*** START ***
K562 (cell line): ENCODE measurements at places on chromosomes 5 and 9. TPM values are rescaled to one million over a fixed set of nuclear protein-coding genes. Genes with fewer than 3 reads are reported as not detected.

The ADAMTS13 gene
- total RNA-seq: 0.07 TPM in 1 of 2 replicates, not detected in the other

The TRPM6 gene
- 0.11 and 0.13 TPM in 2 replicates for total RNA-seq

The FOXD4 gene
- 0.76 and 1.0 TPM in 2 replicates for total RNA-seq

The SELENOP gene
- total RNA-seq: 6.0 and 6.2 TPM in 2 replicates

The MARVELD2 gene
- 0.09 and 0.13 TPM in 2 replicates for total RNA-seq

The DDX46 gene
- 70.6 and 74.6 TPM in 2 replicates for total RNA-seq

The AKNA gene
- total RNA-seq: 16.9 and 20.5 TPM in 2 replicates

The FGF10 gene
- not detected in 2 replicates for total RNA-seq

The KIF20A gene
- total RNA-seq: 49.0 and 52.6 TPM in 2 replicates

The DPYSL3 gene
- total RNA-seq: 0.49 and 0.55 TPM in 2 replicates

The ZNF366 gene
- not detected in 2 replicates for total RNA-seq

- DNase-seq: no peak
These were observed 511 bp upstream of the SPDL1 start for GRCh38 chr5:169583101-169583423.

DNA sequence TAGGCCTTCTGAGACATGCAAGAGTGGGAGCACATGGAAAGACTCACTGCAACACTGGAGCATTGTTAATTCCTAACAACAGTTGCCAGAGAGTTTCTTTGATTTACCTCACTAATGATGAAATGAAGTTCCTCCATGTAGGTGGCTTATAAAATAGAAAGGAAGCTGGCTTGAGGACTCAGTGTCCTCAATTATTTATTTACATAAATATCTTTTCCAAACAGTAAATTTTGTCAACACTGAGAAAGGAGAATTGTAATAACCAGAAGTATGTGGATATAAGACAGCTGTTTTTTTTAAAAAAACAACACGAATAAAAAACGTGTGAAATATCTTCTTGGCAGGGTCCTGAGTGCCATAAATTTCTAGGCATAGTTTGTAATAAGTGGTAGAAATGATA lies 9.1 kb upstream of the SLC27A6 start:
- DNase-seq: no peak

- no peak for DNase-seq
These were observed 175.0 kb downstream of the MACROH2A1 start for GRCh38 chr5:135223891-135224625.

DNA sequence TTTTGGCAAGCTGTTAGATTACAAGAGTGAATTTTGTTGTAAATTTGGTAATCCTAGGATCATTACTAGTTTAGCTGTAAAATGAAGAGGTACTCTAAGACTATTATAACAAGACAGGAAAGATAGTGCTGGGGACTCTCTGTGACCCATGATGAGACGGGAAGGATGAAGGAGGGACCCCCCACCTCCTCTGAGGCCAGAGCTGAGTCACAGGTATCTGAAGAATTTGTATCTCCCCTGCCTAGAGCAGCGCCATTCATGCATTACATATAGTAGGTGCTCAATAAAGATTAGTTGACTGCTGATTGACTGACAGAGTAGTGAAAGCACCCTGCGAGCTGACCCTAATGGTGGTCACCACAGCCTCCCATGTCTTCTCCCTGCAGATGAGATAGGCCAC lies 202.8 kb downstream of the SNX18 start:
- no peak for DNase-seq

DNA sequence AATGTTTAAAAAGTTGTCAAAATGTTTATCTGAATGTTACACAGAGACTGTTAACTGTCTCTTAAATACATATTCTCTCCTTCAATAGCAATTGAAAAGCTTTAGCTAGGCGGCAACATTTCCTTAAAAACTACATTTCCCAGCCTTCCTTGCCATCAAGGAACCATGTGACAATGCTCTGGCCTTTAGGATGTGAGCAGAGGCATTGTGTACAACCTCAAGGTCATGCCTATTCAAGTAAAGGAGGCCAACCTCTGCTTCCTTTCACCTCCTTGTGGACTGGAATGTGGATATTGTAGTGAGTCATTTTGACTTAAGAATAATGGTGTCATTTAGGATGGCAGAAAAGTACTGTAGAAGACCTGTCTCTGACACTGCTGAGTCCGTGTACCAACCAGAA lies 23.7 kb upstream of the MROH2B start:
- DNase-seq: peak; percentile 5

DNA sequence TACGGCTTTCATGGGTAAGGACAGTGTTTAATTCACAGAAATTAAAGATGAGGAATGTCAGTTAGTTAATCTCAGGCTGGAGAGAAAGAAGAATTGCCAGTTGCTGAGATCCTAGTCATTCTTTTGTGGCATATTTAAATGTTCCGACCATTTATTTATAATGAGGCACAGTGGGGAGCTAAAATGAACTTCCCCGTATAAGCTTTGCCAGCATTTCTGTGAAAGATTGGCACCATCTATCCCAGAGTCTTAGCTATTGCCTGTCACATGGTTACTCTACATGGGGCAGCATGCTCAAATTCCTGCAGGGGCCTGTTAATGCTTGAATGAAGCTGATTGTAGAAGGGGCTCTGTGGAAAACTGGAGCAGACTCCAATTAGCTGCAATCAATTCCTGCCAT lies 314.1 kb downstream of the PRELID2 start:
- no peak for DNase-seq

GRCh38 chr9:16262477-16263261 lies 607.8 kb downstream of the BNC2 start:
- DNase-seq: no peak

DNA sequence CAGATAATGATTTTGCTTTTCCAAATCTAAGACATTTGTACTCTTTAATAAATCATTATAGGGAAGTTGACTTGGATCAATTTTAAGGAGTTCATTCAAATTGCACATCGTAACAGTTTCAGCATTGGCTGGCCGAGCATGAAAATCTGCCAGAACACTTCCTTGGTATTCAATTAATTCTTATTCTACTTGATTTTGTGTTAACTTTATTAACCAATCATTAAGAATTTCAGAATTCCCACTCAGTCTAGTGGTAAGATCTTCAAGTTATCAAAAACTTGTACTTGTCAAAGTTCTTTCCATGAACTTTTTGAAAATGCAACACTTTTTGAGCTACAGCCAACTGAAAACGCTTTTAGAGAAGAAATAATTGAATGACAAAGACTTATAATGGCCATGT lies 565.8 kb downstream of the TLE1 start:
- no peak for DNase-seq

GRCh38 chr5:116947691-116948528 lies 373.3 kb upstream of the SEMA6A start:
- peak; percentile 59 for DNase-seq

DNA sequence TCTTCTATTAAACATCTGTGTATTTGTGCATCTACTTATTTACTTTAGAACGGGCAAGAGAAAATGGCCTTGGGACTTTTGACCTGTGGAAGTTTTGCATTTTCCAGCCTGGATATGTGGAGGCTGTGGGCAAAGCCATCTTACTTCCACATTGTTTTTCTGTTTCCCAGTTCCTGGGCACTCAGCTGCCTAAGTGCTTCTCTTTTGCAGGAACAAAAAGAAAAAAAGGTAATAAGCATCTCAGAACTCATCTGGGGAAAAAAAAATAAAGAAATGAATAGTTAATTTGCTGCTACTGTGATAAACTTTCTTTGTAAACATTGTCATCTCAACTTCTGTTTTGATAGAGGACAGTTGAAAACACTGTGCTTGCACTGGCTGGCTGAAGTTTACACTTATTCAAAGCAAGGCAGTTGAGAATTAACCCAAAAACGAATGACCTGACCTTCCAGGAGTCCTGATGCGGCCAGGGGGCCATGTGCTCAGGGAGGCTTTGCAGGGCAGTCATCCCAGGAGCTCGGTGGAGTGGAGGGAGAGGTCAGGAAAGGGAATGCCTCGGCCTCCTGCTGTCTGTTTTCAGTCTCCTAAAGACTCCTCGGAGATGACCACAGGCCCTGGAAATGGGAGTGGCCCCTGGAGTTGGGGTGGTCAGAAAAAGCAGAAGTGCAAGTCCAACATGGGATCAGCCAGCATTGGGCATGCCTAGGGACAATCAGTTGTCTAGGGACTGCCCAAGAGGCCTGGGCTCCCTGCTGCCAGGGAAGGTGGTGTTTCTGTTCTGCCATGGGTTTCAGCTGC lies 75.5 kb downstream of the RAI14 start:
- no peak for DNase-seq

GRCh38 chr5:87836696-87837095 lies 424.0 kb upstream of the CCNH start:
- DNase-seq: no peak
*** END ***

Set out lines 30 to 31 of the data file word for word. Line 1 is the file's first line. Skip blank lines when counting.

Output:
DNA sequence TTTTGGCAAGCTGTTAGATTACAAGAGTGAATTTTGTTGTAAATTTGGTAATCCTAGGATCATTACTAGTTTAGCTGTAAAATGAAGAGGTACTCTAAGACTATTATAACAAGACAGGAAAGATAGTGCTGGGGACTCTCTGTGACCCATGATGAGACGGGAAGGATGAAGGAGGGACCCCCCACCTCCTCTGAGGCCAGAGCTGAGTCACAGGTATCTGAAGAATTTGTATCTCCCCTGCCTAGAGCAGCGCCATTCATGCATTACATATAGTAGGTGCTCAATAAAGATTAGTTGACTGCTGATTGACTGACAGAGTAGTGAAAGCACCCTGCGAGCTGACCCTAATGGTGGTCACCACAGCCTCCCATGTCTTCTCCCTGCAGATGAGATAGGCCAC lies 202.8 kb downstream of the SNX18 start:
- no peak for DNase-seq